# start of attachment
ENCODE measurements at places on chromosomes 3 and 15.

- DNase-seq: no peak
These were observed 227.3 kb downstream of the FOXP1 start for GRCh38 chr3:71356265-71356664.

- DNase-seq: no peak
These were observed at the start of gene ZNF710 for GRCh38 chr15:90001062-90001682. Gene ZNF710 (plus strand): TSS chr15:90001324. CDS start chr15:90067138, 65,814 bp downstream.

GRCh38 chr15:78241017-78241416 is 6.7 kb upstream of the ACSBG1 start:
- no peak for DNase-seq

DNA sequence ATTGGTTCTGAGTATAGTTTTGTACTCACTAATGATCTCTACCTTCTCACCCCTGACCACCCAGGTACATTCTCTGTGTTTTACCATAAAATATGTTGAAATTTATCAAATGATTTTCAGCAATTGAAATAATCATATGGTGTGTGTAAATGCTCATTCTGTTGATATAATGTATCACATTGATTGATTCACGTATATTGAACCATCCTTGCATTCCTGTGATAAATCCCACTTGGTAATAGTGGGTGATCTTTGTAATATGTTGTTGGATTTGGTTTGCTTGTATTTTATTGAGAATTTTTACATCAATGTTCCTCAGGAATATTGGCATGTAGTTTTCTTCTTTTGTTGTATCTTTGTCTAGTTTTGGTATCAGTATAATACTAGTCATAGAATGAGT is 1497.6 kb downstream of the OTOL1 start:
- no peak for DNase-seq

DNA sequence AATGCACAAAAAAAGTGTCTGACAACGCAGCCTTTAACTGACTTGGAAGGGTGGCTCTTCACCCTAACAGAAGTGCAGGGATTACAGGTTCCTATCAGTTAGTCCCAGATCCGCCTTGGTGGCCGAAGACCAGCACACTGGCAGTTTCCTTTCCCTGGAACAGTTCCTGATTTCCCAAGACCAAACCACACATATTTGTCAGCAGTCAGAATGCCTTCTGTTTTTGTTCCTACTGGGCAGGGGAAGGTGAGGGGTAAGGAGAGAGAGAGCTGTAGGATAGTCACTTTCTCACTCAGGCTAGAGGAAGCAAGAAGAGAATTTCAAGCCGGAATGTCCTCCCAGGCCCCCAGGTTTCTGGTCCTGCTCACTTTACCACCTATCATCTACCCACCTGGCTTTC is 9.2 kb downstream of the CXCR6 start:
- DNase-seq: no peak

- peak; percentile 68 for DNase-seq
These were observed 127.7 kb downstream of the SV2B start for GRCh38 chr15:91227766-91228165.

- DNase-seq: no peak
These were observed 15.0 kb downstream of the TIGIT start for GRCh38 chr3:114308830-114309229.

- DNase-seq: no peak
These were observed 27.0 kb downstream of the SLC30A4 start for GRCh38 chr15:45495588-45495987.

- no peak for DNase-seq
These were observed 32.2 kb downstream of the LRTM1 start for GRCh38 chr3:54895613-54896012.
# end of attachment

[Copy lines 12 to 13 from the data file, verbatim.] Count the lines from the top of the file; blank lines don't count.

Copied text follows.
- peak; percentile 68 for DNase-seq
These were observed 127.7 kb downstream of the SV2B start for GRCh38 chr15:91227766-91228165.